The health section approved by doctors
ELECTION fixing, personal data theft and incitement of hatred: evils, undoubtedly, all linked to fake news and their sources.
Compared to these, are crackpot health claims made online such a problem? We believe they are. The internet is an invaluable tool for finding out medical information.
But there is a high chance that, while innocently Googling a symptom or health concern, we’ll end up being given dangerously misleading advice.
And this advice could lead to life-or-death decisions being made. So, it is not an overstatement to say that those who spread misinformation and falsehoods about health have blood on their hands.
More needs to be done to weed them out and expose the lies they peddle. This is why, today, The Mail on Sunday launches a crucial new campaign to Fight Fake Health News. Over the coming weeks and months, we will be delving deeper into the medical fakery in circulation while providing you, our readers, with the facts.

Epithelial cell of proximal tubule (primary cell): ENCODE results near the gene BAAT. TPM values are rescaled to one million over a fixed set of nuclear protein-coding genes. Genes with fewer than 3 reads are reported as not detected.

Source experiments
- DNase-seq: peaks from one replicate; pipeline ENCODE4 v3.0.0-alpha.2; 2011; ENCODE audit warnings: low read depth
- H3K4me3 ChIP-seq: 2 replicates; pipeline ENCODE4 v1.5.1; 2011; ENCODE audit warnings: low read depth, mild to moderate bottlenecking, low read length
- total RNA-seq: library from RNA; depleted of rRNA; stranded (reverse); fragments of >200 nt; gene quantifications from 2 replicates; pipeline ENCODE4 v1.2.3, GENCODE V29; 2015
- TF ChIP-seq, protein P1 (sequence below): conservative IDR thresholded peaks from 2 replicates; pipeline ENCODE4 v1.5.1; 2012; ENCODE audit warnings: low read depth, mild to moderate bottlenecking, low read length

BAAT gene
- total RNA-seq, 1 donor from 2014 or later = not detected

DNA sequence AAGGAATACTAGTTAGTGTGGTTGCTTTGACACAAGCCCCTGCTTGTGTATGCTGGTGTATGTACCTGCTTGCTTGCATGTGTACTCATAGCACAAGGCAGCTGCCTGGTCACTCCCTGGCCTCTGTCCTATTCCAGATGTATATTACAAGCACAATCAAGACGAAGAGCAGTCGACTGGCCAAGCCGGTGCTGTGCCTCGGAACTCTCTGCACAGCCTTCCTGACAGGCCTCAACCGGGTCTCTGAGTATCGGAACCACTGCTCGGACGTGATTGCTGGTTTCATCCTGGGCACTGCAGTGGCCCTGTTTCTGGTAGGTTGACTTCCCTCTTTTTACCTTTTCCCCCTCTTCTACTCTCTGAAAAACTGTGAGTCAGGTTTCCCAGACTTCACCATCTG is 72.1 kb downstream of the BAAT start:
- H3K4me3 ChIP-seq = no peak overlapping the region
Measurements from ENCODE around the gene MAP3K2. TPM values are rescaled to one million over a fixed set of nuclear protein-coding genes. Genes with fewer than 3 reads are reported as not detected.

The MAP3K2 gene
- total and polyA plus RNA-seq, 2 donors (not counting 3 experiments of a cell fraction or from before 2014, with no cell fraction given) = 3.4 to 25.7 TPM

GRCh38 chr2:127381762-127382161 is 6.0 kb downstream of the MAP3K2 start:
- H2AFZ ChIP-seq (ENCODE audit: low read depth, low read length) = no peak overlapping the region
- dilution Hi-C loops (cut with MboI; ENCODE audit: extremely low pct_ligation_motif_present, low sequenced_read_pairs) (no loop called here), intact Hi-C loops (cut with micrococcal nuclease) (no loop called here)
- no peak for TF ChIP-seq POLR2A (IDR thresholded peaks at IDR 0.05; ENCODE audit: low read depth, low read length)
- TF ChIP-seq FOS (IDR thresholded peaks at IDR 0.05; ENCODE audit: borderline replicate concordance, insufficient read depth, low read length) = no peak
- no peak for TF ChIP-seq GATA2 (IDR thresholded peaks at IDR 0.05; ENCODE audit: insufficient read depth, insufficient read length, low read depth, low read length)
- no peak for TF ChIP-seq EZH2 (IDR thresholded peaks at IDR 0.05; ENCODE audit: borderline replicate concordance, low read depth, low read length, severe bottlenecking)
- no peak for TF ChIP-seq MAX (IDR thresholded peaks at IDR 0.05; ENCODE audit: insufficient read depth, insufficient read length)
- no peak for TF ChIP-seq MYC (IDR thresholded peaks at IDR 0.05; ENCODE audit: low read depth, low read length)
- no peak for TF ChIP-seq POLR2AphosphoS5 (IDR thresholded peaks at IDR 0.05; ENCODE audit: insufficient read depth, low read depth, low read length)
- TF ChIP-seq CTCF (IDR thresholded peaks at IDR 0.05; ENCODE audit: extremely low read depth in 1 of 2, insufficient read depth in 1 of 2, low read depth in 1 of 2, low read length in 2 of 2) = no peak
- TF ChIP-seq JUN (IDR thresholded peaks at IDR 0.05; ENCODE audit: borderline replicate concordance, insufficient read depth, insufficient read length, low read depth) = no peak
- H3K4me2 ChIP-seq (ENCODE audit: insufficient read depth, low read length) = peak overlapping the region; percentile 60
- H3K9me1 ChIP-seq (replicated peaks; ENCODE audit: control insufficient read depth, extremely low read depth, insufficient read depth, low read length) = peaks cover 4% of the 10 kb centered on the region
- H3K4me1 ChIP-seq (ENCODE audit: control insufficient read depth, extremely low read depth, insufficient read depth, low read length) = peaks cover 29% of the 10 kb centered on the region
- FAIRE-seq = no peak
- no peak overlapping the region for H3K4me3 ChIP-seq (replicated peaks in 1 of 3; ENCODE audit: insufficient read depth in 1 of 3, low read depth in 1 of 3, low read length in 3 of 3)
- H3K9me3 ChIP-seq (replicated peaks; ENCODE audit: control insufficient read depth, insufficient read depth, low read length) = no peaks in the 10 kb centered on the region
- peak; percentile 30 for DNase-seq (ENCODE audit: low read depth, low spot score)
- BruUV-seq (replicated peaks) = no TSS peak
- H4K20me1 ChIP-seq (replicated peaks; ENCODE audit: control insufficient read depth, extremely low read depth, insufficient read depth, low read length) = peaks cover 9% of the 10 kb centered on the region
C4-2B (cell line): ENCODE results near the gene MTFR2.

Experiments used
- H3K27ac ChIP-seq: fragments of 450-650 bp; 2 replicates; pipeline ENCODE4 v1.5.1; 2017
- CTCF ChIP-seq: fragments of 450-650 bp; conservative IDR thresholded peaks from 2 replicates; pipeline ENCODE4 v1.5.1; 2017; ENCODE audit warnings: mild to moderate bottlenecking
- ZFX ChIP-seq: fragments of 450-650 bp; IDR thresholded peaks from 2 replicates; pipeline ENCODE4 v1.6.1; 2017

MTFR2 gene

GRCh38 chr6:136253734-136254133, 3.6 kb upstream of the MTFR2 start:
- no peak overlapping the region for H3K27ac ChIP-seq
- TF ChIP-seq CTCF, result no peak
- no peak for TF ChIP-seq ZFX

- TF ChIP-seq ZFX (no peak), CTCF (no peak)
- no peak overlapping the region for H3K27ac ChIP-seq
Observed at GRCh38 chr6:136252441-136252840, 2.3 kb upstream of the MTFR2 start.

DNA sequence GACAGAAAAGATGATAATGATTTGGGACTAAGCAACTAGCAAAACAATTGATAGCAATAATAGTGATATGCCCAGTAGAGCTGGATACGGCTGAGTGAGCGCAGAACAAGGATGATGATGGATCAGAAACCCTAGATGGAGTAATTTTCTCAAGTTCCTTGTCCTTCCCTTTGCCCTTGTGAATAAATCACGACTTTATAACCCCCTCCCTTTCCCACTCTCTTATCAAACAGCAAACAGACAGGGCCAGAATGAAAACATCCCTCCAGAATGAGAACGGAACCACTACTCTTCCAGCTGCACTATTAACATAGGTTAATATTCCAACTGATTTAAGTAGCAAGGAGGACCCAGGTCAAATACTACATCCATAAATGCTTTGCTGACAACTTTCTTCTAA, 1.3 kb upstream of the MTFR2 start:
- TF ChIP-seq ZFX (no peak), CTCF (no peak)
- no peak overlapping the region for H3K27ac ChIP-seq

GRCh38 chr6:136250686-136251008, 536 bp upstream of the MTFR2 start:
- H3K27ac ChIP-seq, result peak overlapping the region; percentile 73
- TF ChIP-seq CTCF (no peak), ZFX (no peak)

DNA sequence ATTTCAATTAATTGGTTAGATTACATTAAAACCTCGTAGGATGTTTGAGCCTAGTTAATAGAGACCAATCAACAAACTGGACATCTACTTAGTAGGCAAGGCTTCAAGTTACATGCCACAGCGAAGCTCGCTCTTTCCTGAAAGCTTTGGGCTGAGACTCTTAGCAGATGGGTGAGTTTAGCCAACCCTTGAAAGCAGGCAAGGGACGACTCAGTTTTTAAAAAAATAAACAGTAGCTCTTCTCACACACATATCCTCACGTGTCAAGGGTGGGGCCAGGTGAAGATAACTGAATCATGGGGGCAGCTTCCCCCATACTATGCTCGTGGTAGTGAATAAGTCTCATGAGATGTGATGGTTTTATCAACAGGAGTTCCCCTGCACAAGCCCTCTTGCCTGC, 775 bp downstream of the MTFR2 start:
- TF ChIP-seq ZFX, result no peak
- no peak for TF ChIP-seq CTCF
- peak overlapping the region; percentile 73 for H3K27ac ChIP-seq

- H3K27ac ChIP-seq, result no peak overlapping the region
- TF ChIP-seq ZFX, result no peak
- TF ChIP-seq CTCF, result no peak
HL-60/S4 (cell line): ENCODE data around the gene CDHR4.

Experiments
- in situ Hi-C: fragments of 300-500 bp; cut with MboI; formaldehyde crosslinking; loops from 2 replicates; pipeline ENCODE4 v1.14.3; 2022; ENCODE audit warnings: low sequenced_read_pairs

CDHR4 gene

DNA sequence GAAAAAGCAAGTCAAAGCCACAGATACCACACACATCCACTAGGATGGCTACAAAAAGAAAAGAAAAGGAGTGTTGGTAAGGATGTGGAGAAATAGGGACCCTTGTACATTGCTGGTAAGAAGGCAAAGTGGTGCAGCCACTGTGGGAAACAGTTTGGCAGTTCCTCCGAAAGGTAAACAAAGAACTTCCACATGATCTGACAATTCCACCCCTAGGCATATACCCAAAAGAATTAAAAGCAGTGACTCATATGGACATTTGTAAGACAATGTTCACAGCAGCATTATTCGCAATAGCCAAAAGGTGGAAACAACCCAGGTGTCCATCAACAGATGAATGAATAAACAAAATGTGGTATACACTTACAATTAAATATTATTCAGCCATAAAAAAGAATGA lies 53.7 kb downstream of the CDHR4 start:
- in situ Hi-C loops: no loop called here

This newspaper is committed to evidence-based health information. So from today, in a national newspaper first, all our stories will be reviewed and approved by a medical doctor.
You can trust what you read in these pages. But at present, there is almost no way to tell whether health news online is real or fake. Some social media companies now let users flag up stories they believe are false.
These companies also enlist political fact-checkers who can slap a warning on pages that contain disputed information.
But they don’t employ health specialists. This needs to change.
Tech companies like Facebook and Google need to acknowledge their part in the problem of fake health news – so they can become part of the solution.
And if you are creating fake health news, be warned: we are watching.